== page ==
Viewing a single comment thread. View all comments

Dirty_South_Cracka t1_ja1fiy8 wrote

This is what few people realize... its not the local generation that's a big deal. Any moron who can turn an electric drill can setup a solar array. It's the infrastructure needed to deliver that power reliably on a distributed grid that is difficult and expensive. I'm not even sure if current copper production/availability would survive trying to accomplish such a feat. Much less the amount of lithium needed to make batteries. We're simply trading one eventuality for another.

Solar is doomed as a full replacement for carbon until a cheap battery (sodium maybe) that can be recharged 1000's of times and recycled can be developed.

We don't need more solar technology, we need a better battery chemistry... and we need it quick.


pinkfootthegoose t1_ja1k6g8 wrote

you don't need lithium batteries for batteries that stay in place since their weight would be irrelevant. You can use materials more conducive for the application either commercial or home use.

Also we already have a distributed grid... our current (pun) one.

Also there is already regulation in place for power cut offs for power generation feed back and is not that expensive.

Industry is very aware of the need to move away from lithium ion for in place electricity storage and is spending billions on research with some alternatives already being built.


Dirty_South_Cracka t1_ja1kwf9 wrote

I would love to see more info on how that works. Are they converting DC back to AC for distribution on our current grid? Can our current grid handle DC transmission without significant loss cheaply? I'm not trying to be difficult, I'm geniunely curious.


pinkfootthegoose t1_ja1olke wrote

of course it's converted to AC.. you need to do that to use it in your house anyway.

Well DC is only used for HVDC lines as far as I know, at least day to day for most people.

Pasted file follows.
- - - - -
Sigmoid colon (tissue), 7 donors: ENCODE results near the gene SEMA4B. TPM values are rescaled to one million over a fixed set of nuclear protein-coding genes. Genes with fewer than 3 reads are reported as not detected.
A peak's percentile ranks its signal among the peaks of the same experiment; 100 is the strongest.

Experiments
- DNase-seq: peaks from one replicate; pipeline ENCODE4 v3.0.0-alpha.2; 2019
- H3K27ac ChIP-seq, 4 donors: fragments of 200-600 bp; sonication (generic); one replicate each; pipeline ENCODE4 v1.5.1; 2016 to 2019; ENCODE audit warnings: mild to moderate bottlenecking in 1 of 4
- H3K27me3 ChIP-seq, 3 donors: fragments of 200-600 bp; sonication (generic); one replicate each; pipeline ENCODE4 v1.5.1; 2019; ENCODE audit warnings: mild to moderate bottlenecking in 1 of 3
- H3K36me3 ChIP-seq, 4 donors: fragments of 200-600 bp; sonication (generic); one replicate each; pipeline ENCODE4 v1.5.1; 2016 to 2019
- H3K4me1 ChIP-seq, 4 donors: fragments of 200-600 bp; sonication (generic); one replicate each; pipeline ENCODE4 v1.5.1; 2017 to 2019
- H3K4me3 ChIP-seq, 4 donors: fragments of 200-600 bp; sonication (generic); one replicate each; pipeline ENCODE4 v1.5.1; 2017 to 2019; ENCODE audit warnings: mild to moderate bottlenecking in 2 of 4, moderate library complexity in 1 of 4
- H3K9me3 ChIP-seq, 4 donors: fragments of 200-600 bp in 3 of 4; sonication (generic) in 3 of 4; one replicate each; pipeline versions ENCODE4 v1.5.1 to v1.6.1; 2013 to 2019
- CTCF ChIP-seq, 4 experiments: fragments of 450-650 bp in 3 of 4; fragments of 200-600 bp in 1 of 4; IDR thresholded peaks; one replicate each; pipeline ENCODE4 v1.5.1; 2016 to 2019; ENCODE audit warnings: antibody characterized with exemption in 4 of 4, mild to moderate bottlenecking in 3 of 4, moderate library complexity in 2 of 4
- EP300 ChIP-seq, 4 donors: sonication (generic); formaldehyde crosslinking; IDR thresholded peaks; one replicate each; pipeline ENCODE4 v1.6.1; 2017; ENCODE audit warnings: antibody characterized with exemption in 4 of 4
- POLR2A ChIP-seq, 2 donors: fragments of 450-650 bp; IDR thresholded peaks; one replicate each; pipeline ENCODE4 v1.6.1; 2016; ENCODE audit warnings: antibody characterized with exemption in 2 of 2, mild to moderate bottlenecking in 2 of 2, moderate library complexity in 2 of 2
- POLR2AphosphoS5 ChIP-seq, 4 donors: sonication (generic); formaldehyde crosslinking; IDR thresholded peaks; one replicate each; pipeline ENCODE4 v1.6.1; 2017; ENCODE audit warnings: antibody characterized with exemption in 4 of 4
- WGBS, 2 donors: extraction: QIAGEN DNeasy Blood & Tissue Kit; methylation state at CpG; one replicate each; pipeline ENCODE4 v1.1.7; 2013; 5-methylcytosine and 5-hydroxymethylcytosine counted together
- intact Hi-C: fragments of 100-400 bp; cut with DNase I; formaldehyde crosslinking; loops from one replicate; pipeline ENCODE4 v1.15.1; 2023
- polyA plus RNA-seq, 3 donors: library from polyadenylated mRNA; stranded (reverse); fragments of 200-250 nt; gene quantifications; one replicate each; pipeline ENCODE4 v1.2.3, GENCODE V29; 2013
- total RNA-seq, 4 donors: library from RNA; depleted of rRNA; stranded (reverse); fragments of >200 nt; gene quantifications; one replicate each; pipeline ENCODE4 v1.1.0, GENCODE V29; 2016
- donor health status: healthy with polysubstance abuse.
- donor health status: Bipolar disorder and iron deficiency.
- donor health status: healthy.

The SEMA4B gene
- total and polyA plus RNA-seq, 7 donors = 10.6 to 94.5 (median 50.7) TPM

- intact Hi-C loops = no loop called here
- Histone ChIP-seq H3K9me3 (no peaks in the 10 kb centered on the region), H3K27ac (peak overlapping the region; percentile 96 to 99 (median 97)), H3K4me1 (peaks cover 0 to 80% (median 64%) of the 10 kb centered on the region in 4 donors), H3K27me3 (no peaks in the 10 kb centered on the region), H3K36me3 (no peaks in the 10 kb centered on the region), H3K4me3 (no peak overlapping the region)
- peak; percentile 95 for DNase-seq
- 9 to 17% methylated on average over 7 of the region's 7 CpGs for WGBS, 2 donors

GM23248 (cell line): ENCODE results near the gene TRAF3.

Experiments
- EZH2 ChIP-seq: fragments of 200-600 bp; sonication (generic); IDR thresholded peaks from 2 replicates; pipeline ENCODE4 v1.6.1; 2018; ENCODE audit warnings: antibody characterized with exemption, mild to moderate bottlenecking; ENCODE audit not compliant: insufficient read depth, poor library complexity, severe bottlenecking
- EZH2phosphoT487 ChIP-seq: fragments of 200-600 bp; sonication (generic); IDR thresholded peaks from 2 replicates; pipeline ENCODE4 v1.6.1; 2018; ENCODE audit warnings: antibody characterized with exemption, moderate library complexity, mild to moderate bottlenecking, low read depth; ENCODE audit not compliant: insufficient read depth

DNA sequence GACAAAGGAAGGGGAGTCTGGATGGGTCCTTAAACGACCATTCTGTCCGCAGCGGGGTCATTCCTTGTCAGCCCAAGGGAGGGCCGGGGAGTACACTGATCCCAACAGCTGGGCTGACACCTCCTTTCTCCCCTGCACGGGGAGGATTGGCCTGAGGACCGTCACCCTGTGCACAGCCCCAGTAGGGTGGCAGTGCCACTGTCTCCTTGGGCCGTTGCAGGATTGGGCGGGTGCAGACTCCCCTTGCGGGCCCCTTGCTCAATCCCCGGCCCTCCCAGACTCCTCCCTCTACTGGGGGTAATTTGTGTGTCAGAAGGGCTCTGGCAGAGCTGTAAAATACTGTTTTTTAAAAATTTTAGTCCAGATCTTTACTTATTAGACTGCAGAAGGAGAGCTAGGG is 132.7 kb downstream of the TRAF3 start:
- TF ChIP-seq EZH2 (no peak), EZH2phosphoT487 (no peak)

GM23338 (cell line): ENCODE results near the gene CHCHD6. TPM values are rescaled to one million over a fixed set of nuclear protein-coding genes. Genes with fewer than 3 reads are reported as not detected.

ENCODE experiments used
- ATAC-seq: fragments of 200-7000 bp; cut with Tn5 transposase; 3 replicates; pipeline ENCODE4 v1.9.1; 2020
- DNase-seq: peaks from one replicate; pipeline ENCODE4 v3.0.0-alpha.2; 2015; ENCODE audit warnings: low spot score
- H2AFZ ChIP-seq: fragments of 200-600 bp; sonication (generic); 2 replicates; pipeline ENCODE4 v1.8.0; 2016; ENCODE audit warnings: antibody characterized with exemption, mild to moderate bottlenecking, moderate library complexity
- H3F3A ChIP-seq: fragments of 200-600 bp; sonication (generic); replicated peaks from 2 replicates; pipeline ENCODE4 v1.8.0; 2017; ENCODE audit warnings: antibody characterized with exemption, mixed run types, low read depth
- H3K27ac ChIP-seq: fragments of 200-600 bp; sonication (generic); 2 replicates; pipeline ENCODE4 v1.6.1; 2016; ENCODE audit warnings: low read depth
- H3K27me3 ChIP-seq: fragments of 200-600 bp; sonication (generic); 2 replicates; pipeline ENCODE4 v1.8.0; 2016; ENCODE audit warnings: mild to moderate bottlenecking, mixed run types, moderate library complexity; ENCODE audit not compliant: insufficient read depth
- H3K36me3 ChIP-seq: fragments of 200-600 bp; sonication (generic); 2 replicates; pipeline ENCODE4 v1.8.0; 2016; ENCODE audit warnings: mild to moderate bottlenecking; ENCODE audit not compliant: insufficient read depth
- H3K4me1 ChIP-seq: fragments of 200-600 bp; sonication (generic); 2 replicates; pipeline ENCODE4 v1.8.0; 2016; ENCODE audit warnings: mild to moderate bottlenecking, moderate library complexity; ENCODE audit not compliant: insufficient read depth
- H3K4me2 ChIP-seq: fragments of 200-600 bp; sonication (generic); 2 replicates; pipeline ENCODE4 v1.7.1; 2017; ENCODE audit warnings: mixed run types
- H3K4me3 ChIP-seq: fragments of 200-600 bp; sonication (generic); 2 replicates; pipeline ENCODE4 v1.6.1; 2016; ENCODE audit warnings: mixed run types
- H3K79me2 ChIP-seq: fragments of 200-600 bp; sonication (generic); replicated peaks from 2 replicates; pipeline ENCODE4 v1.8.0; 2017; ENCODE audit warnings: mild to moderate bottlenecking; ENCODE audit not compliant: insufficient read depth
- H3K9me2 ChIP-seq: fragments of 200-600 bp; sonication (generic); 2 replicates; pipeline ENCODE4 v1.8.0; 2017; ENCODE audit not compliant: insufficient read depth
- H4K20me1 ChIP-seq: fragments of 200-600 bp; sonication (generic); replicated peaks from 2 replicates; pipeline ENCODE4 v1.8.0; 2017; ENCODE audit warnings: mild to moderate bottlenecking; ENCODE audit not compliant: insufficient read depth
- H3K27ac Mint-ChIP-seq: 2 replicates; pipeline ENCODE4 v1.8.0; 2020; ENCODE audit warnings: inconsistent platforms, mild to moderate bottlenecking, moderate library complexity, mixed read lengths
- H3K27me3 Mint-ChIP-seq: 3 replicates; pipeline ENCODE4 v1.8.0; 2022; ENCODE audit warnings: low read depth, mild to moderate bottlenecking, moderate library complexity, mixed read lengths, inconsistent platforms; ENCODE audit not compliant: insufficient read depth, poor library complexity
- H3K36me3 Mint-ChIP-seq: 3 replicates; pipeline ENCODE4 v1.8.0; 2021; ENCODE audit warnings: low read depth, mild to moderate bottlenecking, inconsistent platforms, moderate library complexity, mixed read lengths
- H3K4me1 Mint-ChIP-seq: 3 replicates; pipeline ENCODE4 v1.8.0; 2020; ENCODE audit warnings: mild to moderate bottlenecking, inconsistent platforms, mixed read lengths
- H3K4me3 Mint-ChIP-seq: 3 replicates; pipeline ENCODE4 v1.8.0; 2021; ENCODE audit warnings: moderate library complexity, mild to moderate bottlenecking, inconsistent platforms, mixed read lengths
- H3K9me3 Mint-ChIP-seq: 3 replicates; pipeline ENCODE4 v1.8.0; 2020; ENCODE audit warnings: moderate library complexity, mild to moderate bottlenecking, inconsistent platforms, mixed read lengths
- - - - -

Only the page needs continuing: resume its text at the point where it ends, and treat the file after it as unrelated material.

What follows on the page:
people without batteries rely on net metering. They use to solar panels during the day to either reduce the amount of power they get from the power company or they even produce a surplus during the day and send some back up the line for local distribution. This reduces their power bill but they still rely power company for power since for safety reason they have the aforementioned power cut off so line workers aren't zapped. So no you generally can't use your panels if you are grid connected with no batteries though in theory you would just manually disconnect from the grid and power the house during the day depending on how much you generate and how much you need.

For those with a battery but are connected to the grid it's a bit different. They of course use the panels to power their house but also charge up batteries for later use and once the batteries are full send power back to the grid. They of course use the batteries at night or during inclement weathers when there isn't much sun. If the power from the grid goes out they can instantly switch to solar, battery or a combinations of the two depending on the circumstances.


djkuhl t1_ja1xzn2 wrote

> Solar is doomed as a full replacement for carbon until a cheap battery (sodium maybe) that can be recharged 1000's of times and recycled can be developed.

Iron Redox Flow Batteries are being deployed at grid scale (only two 75kwh batteries to start) for the first time this year. Super cheap, recyclable, and can last 50-100 years. Now we just have to worry about running out of iron, salt, and water.


TheNatureBoy t1_ja1j5m9 wrote

What if during the day time the grid powers pumps to fill damns?


Cerran424 t1_ja4jbb2 wrote

As an engineer who has worked on several pumped storage projects the big challenge there is location. If you are going to pump water uphill you have to get it from somewhere. In drought stricken areas like CA that’s not super realistic. It’s also limited by geography and the capex costs are very high.

I’m currently working on a pumped storage system but it’s in rural Montana where water is plentiful and building restrictions aren’t as challenging and they still have issues with power wheeling agreements. Simply put pumped storage is far more complicated than most people realize.